Board games Board games.

So I think I’ve written before about Board games, and my (not newfound, but refound i guess) love for them.

Recently I’ve been trying to sneak in 2 sessions a month (Yay) and we’ve tried out a few games we’ve not played before. (And I’ve ordered some new ones for myself.

In case anyone ever reads this (and I pretty much doubt that, as I dont advertise) I’m going to list out my games, and thoughts on each. I’ll probably do a follow up post on other games I play, but don’t own.

In order of appearance… (When I bought them…)



There’ve been a million different version (May be exagerating) of Munchkin. We have Star Munchkin,
Super Munchkin, Munchkin foo, and a few other smaller packs. The basics of the game are the same though.

Two decks of cards. Room cards, and Treasure cards. Room cards may be monsters, or they may be traps or modifiers of some kind (Henchmen, boosts to monsters/players etc) Treasure cards tend to be weapons, armour, or similar. The idea is to open a door, fight the monster if its there, take the loot if its not. Fighting monsters (and some loot/treasure cards) cause you to go up a level. The first person to level 10 wins.

Sounds simple? It is. The fun comes in when people start playing off cards against each other, alliances are formed and broken, and its generally a huge chuckle!



Robo rally.

This is a marmite game (You either love it, or hate it). I personally love it. It appeals to the mathematician/programmer that lives in my brain. The robots in a factory got bored, and started playing wargames against each other. The board (theres about 10 different ones) is set up with a series of waypoints, and the robots need to move around the board, navigating to them in order. The board contains dangers likeRoboRally conveyor belts, shunters (things which push robots one square) Pitfalls, and, of course, Lasers. The robots themselves are also armed with Lasers. The clever part though, is how the robots move. Each player is dealt 9 cards for each round. Each round encompasses 5 movement phases. and for each of these 5 movements, you pick a card. Now, the cards are things like Move forward 1, 2 or 3, Turn left/right, Uturn or backup 1. You select your movements in secret, then play through the 5 movements at the same time as everyone else. This ends up with people negatively interacting with other robots/board elements, and throws awesome spanners in the works. As robots get more damage, they’re given less movement cards each turn, eventually locking movements in place, unable to be changed. There are other minor rules too, but this is the basics of the game. Its huge amounts of fun, but gets mixed groans whenever I bring it to the game group.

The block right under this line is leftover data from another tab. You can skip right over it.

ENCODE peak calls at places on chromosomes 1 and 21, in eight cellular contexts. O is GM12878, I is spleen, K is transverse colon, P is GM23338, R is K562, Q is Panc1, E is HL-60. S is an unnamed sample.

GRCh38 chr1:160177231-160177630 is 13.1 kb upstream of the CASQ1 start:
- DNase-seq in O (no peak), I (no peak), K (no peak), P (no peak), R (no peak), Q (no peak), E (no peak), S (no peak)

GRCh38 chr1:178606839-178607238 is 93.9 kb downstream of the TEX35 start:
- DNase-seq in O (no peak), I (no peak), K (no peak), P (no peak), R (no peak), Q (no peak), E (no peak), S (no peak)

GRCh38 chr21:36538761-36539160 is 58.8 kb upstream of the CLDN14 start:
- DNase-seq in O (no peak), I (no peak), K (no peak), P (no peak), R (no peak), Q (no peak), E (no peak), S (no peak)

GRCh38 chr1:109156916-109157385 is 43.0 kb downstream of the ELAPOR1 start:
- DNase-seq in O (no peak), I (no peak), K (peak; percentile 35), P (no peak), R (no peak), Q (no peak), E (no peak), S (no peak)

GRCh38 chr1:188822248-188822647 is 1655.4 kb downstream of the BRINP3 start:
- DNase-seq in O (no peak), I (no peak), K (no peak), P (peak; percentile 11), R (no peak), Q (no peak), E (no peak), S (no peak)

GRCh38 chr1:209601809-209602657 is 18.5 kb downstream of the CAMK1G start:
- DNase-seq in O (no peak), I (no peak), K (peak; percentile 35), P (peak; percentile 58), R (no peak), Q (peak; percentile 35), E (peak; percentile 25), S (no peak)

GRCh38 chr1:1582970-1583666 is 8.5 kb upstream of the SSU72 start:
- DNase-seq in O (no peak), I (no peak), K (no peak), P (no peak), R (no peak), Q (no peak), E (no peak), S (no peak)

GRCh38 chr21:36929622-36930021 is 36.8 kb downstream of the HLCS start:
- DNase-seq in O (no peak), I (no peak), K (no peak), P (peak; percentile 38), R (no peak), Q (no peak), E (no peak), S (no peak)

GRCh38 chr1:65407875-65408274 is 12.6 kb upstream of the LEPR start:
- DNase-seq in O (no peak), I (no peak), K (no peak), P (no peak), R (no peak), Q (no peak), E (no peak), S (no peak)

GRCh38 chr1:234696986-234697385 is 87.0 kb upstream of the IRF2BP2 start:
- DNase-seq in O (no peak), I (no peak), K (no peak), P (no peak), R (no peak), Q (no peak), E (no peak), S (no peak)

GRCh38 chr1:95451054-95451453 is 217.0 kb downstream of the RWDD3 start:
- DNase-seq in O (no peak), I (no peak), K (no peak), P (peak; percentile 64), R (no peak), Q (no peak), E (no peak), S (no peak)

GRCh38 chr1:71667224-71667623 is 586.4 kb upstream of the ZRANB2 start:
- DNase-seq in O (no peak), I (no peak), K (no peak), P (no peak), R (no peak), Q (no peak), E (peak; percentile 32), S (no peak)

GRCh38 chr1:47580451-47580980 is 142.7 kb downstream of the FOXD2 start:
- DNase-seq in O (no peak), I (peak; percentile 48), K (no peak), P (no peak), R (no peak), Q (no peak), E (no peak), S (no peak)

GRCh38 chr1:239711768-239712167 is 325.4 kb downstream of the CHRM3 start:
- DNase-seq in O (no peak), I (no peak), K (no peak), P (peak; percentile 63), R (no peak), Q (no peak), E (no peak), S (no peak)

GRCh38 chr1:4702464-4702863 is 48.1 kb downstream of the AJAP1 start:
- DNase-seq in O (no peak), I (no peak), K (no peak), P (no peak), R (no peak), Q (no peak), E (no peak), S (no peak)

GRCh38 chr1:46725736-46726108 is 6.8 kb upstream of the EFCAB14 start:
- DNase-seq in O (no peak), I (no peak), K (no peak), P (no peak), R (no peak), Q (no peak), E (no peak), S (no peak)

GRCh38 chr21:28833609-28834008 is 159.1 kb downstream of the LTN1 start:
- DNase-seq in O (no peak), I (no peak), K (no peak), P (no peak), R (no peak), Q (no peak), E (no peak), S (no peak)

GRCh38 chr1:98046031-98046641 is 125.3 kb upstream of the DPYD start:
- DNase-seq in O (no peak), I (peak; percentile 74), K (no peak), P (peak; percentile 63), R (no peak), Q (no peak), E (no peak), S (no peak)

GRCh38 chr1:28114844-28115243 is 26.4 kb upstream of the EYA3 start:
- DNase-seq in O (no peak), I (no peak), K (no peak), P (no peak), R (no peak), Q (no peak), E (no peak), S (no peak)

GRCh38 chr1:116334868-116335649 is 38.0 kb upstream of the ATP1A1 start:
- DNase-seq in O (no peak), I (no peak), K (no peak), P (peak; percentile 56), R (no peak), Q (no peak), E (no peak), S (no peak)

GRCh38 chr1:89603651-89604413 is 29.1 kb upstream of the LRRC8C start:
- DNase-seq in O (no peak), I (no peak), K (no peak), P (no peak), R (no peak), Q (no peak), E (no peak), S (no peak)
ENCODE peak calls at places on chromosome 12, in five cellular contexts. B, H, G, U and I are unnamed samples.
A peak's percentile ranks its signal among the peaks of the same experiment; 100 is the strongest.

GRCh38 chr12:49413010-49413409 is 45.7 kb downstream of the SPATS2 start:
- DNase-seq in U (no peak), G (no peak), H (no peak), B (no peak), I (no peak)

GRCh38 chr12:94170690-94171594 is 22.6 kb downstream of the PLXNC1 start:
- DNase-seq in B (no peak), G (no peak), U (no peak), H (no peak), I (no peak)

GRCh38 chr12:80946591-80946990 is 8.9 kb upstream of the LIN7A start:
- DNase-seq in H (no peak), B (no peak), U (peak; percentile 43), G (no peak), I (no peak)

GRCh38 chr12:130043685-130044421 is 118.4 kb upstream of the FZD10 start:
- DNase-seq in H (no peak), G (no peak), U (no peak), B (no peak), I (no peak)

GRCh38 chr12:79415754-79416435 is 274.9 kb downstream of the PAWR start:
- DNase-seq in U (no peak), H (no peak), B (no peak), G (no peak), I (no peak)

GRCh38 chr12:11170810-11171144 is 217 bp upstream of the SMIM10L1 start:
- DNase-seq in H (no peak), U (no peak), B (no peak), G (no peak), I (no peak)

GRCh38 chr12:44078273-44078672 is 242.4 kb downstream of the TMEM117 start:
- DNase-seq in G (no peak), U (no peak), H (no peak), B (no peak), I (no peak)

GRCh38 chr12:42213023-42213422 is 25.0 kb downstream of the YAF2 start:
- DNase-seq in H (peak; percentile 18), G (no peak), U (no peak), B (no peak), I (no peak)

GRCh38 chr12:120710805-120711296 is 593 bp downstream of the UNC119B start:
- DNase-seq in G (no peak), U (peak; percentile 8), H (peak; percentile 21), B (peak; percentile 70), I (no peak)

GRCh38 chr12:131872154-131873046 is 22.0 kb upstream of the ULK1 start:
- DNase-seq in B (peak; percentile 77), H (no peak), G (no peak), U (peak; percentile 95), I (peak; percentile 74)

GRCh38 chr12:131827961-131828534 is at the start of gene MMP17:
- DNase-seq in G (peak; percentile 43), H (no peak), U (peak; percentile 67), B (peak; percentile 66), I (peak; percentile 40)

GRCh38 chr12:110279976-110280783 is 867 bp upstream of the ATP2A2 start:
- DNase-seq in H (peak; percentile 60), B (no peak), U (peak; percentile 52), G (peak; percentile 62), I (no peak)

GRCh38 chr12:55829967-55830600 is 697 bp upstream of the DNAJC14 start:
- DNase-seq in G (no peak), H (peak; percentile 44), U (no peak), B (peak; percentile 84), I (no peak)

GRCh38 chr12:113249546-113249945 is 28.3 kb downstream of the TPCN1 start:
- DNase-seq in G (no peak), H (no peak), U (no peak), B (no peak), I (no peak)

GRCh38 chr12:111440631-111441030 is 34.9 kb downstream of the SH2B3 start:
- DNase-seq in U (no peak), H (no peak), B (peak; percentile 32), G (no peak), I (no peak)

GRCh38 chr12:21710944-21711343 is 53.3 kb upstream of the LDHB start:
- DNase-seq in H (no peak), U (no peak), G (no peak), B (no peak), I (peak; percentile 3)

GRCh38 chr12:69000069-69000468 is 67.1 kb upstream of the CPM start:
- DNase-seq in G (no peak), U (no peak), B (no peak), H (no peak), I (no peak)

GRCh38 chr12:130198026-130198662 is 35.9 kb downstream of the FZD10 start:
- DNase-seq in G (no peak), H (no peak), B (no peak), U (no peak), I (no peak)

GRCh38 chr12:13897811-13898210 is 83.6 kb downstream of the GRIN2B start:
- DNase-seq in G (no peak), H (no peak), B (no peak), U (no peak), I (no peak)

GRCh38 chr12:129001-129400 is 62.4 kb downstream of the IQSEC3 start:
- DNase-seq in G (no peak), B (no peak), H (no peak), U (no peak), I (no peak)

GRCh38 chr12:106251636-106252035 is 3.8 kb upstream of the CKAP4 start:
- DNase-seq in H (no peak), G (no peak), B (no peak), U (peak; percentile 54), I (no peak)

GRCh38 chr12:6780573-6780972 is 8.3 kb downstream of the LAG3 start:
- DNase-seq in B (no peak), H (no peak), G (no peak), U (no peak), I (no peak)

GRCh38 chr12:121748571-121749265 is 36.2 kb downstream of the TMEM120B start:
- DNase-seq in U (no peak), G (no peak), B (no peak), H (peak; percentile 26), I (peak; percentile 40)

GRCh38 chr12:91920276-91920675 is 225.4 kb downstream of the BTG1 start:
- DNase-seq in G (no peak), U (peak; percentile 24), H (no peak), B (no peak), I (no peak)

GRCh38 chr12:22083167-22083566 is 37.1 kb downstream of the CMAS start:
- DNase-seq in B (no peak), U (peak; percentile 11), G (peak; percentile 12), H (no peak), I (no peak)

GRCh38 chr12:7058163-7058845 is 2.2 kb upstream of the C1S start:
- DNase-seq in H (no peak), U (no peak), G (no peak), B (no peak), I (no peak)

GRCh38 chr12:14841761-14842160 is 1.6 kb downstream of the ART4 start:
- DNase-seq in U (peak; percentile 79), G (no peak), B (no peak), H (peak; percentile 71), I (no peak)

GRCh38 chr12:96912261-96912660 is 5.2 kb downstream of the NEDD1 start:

Small World.smallworld

This game forms a stable part of pretty much every gaming session we play. Its universally loved, almost to the same level as I’m universally ganged up upon when I play it!